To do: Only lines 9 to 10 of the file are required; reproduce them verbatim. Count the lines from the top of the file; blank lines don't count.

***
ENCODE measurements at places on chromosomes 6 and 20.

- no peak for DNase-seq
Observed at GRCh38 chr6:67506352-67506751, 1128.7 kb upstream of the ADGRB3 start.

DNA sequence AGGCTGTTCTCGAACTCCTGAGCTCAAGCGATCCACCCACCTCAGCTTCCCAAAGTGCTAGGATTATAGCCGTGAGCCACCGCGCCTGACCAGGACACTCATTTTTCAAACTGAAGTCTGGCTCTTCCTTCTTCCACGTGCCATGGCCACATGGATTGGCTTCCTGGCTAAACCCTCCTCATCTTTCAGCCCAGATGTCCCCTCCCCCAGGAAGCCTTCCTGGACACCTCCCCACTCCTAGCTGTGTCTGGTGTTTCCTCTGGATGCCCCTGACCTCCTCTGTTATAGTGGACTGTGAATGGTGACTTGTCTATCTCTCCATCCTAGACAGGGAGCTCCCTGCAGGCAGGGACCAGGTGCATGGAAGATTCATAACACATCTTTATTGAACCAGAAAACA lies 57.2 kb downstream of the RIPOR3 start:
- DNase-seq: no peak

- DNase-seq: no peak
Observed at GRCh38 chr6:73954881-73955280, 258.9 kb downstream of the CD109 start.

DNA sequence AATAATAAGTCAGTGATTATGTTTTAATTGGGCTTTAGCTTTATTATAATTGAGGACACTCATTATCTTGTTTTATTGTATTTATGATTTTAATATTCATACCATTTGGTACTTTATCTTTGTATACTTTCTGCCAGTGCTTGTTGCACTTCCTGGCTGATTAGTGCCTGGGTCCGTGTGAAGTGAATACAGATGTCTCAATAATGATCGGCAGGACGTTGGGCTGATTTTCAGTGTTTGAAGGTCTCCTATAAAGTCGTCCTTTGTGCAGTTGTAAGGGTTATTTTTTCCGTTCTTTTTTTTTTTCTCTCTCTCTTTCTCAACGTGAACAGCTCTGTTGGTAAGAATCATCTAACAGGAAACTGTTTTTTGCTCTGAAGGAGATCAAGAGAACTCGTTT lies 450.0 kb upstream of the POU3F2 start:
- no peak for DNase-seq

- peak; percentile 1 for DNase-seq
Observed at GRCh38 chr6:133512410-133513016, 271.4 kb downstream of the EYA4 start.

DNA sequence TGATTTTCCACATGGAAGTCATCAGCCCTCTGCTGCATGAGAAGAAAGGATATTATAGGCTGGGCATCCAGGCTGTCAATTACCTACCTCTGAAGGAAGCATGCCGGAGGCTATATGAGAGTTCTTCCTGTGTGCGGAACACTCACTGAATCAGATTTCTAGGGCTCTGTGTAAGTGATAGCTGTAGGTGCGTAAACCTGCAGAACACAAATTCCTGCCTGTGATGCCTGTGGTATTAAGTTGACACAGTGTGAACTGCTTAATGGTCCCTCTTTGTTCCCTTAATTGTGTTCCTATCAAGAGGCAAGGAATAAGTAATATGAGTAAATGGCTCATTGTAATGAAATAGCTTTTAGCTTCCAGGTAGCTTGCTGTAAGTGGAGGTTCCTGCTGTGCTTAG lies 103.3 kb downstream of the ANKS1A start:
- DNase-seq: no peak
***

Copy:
- no peak for DNase-seq

- peak; percentile 1 for DNase-seq